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A Dictionary of Greek and Roman biography and mythology (ed. William Smith) 6 6 Browse Search
Sir Richard C. Jebb, Commentary on Sophocles: Antigone 2 2 Browse Search
Knight's Mechanical Encyclopedia (ed. Knight) 2 2 Browse Search
Aristotle, Metaphysics 1 1 Browse Search
Diodorus Siculus, Library 1 1 Browse Search
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Browsing named entities in Sir Richard C. Jebb, Commentary on Sophocles: Antigone. You can also browse the collection for 441 BC or search for 441 BC in all documents.

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Sir Richard C. Jebb, Commentary on Sophocles: Antigone, Introduction (search)
s —and there were others of a similar kind—were compiled, old and authentic lists of Athenian plays, with their dates, appear to have been extant in such libraries as those of Alexandria and Pergamum. When, therefore, we meet with a tradition,—dating at least from the second century B.C.,—which affirms that the strategia of Sophocles was due to his Antigone, one inference, at least, is fairly secure. We may believe that the Antigone was known to have been produced earlier than the summer of 441 B.C. For, if Sophocles was strategus in the early spring of 440 B.C., he must have been elected in May, 441 B.C. The election of the ten strategi was held annually, at the same time as the other official elections (a)rxairesi/ai), in the month of Thargelion, at the beginning of the ninth prytany of the civic year. Further, we may conclude that the Antigone had not been produced at any long interval before May, 441 B.C. Otherwise the tradition that the play had influenced the election—whether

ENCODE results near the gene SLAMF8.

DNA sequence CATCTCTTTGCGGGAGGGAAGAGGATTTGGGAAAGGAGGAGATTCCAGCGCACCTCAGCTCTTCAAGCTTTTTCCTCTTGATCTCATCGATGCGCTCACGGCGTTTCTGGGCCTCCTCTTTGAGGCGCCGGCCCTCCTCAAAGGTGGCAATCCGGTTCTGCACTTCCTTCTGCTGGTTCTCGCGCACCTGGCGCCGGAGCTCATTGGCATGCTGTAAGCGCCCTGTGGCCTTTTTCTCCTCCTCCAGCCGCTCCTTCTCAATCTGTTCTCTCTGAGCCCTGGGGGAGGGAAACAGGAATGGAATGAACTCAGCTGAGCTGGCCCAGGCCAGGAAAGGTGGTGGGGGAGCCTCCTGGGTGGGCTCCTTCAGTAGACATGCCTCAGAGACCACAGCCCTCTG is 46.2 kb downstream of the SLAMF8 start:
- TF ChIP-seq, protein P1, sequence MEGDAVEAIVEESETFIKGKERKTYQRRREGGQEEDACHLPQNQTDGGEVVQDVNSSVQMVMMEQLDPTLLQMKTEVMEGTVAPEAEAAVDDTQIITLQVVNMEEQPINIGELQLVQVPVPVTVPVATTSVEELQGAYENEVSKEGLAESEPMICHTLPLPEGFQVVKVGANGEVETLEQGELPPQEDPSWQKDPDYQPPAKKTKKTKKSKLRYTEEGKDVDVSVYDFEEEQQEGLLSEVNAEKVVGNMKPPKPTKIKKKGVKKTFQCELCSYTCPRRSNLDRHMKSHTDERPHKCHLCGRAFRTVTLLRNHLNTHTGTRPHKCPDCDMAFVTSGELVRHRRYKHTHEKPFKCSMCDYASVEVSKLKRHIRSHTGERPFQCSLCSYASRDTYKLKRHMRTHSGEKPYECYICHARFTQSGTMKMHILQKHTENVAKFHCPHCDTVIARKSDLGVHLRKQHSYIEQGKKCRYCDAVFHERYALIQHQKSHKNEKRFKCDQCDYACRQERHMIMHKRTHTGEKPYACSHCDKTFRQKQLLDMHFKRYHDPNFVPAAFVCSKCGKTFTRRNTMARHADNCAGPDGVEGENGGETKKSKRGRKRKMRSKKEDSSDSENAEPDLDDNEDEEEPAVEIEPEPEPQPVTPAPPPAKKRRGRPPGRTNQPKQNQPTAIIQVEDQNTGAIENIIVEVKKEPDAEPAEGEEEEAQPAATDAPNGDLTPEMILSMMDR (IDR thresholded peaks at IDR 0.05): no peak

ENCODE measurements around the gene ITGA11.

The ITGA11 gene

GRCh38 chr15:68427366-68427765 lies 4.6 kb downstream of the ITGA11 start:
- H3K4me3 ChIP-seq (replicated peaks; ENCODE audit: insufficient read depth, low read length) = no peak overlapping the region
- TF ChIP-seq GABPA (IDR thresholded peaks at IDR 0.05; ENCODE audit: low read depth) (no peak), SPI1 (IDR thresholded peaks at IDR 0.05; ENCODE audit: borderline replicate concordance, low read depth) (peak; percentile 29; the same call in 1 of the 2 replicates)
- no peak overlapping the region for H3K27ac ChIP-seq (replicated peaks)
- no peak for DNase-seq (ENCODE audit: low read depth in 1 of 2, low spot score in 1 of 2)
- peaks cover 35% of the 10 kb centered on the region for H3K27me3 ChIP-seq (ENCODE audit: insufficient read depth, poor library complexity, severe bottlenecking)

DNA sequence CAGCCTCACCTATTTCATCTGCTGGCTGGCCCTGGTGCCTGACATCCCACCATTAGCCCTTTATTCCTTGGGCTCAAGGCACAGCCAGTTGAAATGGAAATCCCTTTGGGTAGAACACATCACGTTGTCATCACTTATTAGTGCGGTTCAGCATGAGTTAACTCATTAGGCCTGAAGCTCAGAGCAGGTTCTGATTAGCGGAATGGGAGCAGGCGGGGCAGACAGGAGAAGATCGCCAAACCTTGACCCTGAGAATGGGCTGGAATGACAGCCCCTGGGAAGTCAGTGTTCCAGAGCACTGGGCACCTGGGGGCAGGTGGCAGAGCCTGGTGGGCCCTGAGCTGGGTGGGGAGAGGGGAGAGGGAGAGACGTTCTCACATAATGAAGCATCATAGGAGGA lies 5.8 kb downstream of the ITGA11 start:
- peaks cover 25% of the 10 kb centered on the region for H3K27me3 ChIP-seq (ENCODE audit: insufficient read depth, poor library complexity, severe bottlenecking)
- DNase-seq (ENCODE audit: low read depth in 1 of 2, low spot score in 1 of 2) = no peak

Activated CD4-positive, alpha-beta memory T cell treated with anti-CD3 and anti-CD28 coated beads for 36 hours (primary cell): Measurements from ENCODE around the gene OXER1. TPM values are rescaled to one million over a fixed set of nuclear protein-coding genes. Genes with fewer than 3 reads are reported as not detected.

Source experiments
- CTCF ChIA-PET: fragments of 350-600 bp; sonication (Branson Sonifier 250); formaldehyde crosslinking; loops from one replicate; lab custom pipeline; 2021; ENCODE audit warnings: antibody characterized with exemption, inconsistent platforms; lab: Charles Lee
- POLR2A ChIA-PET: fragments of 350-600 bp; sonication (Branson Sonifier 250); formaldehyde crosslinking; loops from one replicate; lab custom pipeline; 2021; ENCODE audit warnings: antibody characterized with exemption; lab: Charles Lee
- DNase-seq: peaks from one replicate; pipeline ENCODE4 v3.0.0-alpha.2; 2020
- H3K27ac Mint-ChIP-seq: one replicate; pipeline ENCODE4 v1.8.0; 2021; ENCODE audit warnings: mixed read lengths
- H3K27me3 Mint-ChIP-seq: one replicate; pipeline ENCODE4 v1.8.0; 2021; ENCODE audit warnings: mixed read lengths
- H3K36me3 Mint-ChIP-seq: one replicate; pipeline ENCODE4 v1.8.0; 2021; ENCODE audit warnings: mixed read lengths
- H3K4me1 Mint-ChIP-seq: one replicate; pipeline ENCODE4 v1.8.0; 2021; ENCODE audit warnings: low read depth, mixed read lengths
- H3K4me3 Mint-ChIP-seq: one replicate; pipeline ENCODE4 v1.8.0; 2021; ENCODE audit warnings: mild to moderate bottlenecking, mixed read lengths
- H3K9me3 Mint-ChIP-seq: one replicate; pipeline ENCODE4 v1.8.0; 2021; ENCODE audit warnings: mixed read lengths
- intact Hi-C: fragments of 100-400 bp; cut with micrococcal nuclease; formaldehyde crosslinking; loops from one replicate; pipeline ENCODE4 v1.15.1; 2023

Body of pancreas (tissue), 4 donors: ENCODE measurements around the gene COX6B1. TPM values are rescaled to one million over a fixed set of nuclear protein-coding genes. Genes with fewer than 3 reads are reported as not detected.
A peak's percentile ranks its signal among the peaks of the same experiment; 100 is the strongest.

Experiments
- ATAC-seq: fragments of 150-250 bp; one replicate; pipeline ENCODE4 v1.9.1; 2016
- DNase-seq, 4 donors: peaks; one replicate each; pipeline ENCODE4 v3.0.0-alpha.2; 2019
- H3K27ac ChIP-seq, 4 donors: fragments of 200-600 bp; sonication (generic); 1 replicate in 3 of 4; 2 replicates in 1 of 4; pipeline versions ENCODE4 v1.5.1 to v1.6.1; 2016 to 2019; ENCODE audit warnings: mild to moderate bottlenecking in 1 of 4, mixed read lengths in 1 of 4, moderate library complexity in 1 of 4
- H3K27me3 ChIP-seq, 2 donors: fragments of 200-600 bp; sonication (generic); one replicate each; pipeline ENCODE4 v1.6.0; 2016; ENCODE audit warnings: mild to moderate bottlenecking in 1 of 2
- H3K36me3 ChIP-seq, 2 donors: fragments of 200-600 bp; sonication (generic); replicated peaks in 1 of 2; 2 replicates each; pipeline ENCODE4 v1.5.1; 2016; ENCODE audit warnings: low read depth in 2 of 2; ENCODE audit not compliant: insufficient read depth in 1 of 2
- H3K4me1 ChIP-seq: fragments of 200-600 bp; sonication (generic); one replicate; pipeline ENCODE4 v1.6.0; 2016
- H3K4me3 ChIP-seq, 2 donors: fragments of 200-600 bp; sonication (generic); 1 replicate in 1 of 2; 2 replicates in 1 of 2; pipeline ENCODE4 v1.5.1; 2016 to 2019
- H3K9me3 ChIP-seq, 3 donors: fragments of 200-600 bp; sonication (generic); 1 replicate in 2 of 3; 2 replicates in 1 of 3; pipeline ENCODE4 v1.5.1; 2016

Sir Richard C. Jebb, Commentary on Sophocles: Antigone, Introduction (search)
ability of Bergk's conjecture, viz., (1) some independent reason for thinking that the Antigone was the 30th, rather than the 32nd, of its author's works; and (2) some better ground for assuming that it gained the second prize..’ This statement was doubtless taken from authentic didaskali/ai—lists of performances, with their dates—which had come down from the 5th century B.C. to the Alexandrian age. The notice has a larger biographical interest than can often be claimed for such details. In 441 B.C. Sophocles was fifty-five: he died in 406/5 B.C., at ninety or ninety-one. More than 100 lost plays of his are known by name: the total number of his works might be roughly estimated at 110. It appears warrantable to assume that Sophocles had produced his works by tetralogies,—i.e., three tragedies and one satyric drama on each occasion. If the number 32 includes the satyric dramas, then the Antigone was the fourth play of the eighth tetralogy, and Sophocles would have competed on seven occ